Just the Facts, Ma’am

The 1950s detective in the fedora ponders the hesitation of the woman on whose doorstep he and his partner stand.   After an appropriate pause, he nods stoically and proceeds.   “Perhaps this world is a hallucination, ma’am, but, that noted, we need the facts, ma’am, just the facts.”

“Officer, I appear to be hallucinating,” says the woman floridly.

“No matter, ma’am, just give us the facts as you see them,” 

“Well, officer, we are all born sinners, as the Holy Bible teaches.   There is Original Sin, the one we all have as a birthright from the first woman and the first man God ever created, who disobeyed Him (in favor of a cunning snake and a seductive woman, respectively) and there are the sins people commit on their own after they are born.    It is hard to tell, officer, which category of sin applies when.   Also, when to roast the unrepentant sinner at the stake and when to hate the sin and love the sinner, that is, when to forgive, even the most terrible sins.”

“Whatever one thinks of any of this, ma’am, the Christian leaders who most righteously frown on sin can also be very forgiving when the sinner is a friend of their cause with a huge public platform.  ‘Who among us?’, you know the drill, ma’am.”    

The woman intently studies something just over the officers’ shoulders.   Neither detective turns to look at her hallucination.

“The Bible also notes, ma’am, that all is vanity, and this striving after the wind benefitteth not anyone who seeks not to lose their soul in a futile quest for that which cannot be found,” says the detective.  

After a suitable pause, the detective continues “all that said, ma’am, what we are really after are the facts.”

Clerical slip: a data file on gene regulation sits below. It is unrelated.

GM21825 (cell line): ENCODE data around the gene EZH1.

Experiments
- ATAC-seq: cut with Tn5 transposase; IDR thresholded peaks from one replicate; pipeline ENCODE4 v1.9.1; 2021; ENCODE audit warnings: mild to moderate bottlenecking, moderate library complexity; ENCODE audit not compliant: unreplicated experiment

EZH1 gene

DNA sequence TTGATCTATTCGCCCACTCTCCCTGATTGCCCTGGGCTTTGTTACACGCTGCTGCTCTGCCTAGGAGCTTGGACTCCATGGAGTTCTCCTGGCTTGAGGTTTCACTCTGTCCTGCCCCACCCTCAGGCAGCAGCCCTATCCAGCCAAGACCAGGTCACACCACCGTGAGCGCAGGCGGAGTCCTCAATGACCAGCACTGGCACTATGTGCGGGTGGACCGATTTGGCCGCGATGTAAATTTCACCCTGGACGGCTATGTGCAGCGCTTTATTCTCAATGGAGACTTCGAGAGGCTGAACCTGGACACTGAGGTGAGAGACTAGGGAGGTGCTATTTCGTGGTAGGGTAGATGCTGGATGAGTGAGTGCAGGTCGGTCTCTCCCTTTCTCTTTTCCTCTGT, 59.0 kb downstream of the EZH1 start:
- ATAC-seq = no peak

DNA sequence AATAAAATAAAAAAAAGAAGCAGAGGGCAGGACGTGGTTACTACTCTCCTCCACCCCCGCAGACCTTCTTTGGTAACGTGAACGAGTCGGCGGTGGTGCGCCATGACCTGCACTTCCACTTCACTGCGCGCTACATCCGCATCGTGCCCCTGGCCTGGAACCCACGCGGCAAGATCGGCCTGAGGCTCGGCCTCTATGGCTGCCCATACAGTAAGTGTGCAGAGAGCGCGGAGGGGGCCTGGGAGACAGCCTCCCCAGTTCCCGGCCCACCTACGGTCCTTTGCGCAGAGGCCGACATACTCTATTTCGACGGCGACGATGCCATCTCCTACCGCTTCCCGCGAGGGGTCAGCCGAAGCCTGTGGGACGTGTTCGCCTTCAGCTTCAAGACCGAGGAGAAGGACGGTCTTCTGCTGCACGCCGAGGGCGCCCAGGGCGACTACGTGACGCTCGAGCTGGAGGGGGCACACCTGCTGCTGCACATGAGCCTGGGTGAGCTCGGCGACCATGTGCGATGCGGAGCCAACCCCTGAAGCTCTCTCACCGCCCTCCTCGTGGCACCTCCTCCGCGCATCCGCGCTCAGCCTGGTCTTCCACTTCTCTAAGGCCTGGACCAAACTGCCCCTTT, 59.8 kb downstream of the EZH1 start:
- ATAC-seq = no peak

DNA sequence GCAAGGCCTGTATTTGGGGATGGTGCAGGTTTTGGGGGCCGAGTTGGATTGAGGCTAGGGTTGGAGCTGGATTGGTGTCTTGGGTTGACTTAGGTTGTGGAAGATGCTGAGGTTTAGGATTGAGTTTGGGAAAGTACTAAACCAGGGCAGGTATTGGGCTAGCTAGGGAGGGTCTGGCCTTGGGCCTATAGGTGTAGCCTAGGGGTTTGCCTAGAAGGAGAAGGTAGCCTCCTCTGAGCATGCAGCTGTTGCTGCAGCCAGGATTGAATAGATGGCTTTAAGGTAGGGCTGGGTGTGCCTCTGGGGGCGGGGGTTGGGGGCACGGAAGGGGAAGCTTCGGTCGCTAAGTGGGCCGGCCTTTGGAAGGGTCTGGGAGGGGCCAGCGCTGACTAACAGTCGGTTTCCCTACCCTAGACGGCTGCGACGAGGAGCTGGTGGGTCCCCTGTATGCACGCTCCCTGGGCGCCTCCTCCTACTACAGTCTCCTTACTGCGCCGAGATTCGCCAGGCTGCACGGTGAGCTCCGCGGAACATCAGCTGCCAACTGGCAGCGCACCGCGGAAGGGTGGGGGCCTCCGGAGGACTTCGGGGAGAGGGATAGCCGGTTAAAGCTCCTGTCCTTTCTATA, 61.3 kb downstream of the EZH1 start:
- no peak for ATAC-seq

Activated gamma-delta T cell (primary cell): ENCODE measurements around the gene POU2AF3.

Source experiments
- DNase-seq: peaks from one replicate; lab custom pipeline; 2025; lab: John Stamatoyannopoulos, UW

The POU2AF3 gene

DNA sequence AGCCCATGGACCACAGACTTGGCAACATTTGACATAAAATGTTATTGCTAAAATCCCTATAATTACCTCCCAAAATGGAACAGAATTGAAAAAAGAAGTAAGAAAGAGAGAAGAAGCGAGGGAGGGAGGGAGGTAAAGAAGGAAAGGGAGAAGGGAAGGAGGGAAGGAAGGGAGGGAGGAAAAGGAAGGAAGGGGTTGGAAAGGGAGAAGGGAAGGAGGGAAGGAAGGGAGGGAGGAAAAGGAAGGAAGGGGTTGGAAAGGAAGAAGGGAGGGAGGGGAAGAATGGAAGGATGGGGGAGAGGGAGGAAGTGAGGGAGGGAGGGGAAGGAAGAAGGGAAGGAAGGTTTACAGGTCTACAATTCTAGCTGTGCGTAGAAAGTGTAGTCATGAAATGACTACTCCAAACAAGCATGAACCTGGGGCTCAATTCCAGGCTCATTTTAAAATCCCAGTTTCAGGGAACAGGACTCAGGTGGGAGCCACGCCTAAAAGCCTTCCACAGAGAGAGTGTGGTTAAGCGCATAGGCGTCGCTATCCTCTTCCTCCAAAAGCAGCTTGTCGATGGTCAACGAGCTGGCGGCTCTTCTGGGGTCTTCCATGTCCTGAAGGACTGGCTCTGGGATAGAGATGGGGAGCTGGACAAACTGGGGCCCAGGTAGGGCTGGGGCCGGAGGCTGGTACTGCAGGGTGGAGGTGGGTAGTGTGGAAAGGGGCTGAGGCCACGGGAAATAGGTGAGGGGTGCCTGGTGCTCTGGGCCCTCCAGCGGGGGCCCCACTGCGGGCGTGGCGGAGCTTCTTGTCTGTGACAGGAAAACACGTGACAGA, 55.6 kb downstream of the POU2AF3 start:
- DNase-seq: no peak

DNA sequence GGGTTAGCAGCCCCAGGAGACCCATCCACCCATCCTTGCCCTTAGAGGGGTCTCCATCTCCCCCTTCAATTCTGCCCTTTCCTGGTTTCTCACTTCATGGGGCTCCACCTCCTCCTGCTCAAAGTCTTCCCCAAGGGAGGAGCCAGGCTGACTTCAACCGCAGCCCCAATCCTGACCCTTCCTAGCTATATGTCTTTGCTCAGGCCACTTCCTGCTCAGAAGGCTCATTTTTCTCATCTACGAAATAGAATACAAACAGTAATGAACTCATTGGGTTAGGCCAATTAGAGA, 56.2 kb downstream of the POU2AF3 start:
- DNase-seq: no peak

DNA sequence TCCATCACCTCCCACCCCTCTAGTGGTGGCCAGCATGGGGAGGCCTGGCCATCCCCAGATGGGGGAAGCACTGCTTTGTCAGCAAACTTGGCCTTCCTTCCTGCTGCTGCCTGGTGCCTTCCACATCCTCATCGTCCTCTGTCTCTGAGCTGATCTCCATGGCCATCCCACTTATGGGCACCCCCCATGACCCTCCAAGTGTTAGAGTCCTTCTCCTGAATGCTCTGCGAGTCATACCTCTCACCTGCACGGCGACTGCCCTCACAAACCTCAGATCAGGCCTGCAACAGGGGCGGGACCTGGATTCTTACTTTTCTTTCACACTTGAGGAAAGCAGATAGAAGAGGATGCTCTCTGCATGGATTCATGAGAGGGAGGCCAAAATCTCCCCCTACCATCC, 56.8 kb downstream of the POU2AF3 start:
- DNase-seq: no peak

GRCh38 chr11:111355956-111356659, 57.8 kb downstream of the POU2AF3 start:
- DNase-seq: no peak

“OK, he lied, which makes him a liar, I know that.  I voted for him, knowing that he was a liar, but then he lied publicly more than 8,000 times, so far, as documented by the pundits and their researchers.   We also call them pundents, officer, though I have no idea why so many people have adopted Sarah Palin’s mispronunciation of the word.”

“Perhaps they are being mischeevious, ma’am,” says the deadpan detective mischievously.

“I knew he was not a very ethical man when I voted for him.   I didn’t imagine he would behave this unethically once we made him the most powerful man in the world, literally did not see it coming.   We voted for him to put an end to corruption, to drain the swamp, as he promised to do.   We live in desperate times, officer,  I just did what millions of other desperate people also did.   But you’re not here about any of that, are you?”  

“No, ma’am,” says the detective.  

“So you’re not here about my reaction to his long speech in front of the Conservative Political Action Conference?”

“No, ma’am,” says the detective.  

“I didn’t like to see him hugging the American flag again, or using the word ‘bullshit’, I don’t think that’s a good thing for the president to do, with children watching it on the internet and so on.  On the other hand, I admit, I was impressed that he didn’t hump the flag while he was hugging it.  The temptation to drive his hips into it a few times must have been strong.”  

“Yes, ma’am,” says the detective, with no discernible emotion.  

An awkward interlude follows during which the woman watches a vivid and troubling scene unfolding behind the impassive detectives.

“Well, ma’am,” says the detective finally, producing a business card he hands to the woman, along with a photograph of a dog  “if you see this pooch, please contact me at this number.”  

“We certainly will, officer, always glad to be of service,” says the woman, who then begins keening uncontrollably. 


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